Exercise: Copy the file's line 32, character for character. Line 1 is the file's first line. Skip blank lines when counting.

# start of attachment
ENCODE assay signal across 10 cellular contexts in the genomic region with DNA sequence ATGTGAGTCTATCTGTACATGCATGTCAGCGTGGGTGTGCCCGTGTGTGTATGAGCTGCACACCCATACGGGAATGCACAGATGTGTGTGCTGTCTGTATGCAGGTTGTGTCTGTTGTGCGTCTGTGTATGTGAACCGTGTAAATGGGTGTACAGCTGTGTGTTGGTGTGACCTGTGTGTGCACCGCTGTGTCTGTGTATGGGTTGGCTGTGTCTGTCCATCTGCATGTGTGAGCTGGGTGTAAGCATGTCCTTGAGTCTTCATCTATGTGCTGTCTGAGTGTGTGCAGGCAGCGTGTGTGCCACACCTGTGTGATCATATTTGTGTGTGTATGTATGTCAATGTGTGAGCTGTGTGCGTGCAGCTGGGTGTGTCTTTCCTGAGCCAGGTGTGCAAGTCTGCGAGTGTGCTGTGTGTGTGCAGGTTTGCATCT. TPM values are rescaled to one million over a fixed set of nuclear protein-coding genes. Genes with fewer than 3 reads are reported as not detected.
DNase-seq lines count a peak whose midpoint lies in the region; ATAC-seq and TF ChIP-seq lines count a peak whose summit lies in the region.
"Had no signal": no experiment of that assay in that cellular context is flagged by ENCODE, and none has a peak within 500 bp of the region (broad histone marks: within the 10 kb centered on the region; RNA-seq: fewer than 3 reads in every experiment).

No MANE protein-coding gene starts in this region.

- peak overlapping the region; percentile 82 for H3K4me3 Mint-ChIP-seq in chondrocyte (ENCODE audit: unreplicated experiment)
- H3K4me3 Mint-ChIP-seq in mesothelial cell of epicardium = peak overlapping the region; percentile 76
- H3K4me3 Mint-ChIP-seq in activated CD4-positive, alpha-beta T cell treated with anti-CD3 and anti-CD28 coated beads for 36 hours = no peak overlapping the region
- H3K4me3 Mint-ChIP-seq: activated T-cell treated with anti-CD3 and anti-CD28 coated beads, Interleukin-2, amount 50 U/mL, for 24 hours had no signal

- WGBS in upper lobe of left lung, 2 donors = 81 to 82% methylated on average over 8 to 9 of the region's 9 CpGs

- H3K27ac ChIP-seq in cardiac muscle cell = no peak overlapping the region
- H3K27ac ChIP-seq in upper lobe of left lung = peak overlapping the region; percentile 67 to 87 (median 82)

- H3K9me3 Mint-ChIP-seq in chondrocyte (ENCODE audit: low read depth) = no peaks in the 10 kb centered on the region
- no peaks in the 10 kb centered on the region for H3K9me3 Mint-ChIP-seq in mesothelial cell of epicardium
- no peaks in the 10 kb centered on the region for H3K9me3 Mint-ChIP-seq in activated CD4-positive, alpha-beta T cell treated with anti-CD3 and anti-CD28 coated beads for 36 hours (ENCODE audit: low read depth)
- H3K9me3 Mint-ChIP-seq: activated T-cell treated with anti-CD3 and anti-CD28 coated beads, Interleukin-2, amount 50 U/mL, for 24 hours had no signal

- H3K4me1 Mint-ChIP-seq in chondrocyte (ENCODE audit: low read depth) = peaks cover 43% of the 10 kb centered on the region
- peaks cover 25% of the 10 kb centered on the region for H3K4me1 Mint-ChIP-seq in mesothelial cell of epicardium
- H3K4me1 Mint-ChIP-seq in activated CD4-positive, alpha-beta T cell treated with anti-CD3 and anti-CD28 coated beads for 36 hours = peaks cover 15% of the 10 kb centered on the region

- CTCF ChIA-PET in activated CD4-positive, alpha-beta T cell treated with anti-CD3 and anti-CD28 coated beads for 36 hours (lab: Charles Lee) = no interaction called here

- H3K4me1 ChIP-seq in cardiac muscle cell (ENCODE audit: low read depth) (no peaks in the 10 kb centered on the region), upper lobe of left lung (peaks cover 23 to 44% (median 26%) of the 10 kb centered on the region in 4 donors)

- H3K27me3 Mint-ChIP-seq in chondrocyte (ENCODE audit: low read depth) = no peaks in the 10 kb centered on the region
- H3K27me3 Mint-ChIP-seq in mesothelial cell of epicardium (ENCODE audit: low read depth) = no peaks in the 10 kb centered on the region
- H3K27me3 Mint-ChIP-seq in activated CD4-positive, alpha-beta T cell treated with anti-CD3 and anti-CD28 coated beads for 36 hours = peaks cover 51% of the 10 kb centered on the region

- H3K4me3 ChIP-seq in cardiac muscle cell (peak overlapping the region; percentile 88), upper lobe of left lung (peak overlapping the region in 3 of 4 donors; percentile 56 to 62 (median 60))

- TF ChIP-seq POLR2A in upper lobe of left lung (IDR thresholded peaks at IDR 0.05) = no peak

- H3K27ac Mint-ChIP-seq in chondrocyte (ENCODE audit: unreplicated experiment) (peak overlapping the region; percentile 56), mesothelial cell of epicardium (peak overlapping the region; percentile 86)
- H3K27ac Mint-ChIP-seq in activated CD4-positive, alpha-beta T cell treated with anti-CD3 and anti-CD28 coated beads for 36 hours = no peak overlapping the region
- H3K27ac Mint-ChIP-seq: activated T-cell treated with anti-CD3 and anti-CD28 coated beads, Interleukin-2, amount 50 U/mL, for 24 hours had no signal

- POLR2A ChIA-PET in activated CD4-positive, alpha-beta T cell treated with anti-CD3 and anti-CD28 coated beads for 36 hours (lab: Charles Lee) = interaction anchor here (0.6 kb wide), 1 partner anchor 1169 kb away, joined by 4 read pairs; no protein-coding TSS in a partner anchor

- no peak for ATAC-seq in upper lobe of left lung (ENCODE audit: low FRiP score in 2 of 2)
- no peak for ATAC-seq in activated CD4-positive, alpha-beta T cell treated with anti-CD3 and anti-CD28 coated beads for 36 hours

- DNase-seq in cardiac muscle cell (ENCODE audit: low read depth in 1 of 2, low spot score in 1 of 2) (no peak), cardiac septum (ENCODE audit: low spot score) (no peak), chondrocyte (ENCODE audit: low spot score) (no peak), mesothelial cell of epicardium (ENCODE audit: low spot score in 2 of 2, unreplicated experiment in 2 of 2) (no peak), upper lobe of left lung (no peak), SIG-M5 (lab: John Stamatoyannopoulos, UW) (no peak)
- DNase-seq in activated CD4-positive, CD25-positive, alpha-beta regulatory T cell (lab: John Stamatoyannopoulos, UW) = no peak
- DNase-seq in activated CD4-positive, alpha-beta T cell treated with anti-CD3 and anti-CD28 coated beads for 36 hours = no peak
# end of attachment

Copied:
- DNase-seq in cardiac muscle cell (ENCODE audit: low read depth in 1 of 2, low spot score in 1 of 2) (no peak), cardiac septum (ENCODE audit: low spot score) (no peak), chondrocyte (ENCODE audit: low spot score) (no peak), mesothelial cell of epicardium (ENCODE audit: low spot score in 2 of 2, unreplicated experiment in 2 of 2) (no peak), upper lobe of left lung (no peak), SIG-M5 (lab: John Stamatoyannopoulos, UW) (no peak)